A drastically scaled-back Federal Parliament will be assembled next week to scrutinise and pass the Morrison government's $17.6 economic stimulus legislation before a likely lengthy recess.
Access to Canberra's Parliament House, which attracts about 1 million visitors annually, will be restricted from next week, with federal MPs ordered to bring only essential staff for the next sitting period.
Prime Minister Scott Morrison will meet with Opposition Leader Anthony Albanese later this week to discuss arrangements for limited parliamentary business.Credit:AAP
However, it is expected many MPs and senators, particularly those who travel more than two hours on a plane and those battling poor health, will be "paired" if they choose not to attend. Pairing arrangements allow MPs from both major parties to miss votes without affecting the outcome.
It is expected Parliament will address only the stimulus legislation and avoid debate on any other topic or issue before it is disbanded until the May budget at the earliest.
While the building will remain open for the public to visit the Marble Foyer and art exhibitions, "temporary and precautionary" changes have been made regarding the operations of Parliament.
The House of Representatives and Senate galleries will be closed to the public from Monday and all school group bookings and tours will be postponed or cancelled.
In a joint statement, the Speaker of the House of Representatives, Tony Smith, and Senate President Scott Ryan said building occupants "must ensure that only those people needing to conduct essential business in Parliament House" be given access.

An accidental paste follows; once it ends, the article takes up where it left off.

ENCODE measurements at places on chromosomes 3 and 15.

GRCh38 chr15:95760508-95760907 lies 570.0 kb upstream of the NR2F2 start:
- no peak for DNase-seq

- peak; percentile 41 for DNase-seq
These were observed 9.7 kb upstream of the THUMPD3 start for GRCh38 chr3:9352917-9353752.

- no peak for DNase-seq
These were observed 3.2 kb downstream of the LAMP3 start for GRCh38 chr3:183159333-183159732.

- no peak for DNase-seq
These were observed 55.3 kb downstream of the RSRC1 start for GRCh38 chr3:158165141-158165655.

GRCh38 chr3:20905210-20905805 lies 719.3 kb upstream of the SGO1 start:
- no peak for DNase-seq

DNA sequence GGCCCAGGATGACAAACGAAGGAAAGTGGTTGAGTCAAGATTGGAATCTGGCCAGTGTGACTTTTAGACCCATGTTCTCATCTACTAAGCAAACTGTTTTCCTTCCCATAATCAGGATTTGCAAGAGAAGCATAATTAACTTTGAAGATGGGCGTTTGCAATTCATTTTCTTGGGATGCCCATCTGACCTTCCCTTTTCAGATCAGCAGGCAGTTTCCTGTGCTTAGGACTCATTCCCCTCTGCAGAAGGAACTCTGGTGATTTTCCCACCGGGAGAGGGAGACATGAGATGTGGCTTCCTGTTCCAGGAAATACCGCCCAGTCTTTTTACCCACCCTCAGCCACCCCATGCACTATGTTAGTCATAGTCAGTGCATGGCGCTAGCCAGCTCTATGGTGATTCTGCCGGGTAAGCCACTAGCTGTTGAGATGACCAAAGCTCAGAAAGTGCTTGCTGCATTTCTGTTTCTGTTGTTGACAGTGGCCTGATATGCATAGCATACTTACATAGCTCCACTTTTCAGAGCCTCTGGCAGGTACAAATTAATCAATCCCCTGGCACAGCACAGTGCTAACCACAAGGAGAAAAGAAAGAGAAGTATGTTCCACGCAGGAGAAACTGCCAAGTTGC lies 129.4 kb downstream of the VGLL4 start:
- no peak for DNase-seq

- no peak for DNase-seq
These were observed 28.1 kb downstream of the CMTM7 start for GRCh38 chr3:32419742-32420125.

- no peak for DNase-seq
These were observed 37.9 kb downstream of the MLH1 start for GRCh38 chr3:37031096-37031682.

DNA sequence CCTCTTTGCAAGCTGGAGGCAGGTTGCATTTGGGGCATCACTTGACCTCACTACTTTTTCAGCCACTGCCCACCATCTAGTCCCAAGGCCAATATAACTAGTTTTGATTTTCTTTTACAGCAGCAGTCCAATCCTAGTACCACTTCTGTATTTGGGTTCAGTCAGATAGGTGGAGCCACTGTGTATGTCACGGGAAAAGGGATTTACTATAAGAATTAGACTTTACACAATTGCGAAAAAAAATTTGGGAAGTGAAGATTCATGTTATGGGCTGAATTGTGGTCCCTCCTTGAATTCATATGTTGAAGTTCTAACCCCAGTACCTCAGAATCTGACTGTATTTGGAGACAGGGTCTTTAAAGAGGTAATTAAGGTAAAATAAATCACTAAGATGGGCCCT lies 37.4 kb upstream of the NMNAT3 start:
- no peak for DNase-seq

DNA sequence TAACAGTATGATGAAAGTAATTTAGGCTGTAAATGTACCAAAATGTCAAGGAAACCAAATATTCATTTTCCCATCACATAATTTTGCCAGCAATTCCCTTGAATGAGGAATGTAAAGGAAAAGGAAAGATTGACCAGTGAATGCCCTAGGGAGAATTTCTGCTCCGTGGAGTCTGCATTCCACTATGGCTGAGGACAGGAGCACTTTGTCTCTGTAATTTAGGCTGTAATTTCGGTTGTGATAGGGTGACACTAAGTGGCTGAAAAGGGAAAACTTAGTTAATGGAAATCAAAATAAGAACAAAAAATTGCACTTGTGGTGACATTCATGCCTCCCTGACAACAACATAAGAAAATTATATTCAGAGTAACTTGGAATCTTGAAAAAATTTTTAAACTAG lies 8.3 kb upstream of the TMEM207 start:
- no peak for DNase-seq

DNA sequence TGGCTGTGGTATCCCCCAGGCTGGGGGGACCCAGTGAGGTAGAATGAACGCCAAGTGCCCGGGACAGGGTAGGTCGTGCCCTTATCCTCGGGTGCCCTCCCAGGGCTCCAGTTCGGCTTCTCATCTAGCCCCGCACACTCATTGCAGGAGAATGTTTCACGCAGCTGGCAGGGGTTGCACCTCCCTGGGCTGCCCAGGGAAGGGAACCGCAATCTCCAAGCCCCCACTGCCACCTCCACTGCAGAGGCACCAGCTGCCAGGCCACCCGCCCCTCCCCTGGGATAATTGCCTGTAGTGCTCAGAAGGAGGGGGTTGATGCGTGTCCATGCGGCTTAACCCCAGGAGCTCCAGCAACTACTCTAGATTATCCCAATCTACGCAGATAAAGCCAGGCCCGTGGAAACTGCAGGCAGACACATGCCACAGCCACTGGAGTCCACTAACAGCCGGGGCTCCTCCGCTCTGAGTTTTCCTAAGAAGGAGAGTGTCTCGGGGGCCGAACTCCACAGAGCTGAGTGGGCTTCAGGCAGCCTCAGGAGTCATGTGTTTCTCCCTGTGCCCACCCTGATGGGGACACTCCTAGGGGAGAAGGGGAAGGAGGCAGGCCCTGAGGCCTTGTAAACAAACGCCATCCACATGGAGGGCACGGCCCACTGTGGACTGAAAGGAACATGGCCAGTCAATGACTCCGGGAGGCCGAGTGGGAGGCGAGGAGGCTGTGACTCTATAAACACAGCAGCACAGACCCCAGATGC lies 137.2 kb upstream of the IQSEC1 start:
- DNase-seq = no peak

"While the most recent advice is that there is no need to restrict domestic travel, members and senators are requested to only bring essential staff to Canberra," the statement said.
Home Affairs Minister Peter Dutton will not attend Parliament after he was diagnosed with the coronavirus, while Queensland LNP senator Susan McDonald will also be in quarantine after a positive test result.
"On Friday evening I began feeling unwell with a sore throat and a mild temperature, so I went to the Townsville Base Hospital Emergency Department to be tested for coronavirus before returning home, where I have been in self-isolation since that time," Senator McDonald said in a statement.
Prime Minister Scott Morrison will meet with Opposition Leader Anthony Albanese later this week to discuss arrangements for limited parliamentary business to ensure as little spread of the disease as possible.
Mr Morrison said on Monday he still saw Parliament as an essential meeting, unlike other now-banned large gatherings, and could operate with reduced levels of staff.
"What we'll be doing is … we'll be proposing a series of scaled-back arrangements," he said. "It will enable the Parliament to meet, to pass these laws and for us to get on with the job."
There will also be changes to the management of staff and operations of the chambers and the wider building, including catering facilities, to reduce the risk of transmission, consistent with broader social-distancing edicts nationwide.
"These decisions have not been taking lightly and are being taken following detailed discussion and advice from the relevant authorities," the statement said.
A number of large events being held in the function spaces of the building are being postponed or cancelled. Further restrictions will also be applied behind the scenes to "minimise non-essential visits" to the building.
Former parliamentarians, elected members of other state and territory parliaments, volunteers and sponsored pass holders will not be allowed into private areas.
From Monday, all external departments and agencies will also be asked to reduce visits to Parliament and public servants will be encouraged to avoid non-essential attendance.
All parliamentary committees have also been encouraged to use video or teleconference facilities for public hearings "as soon as possible" and delay any non-essential hearings.
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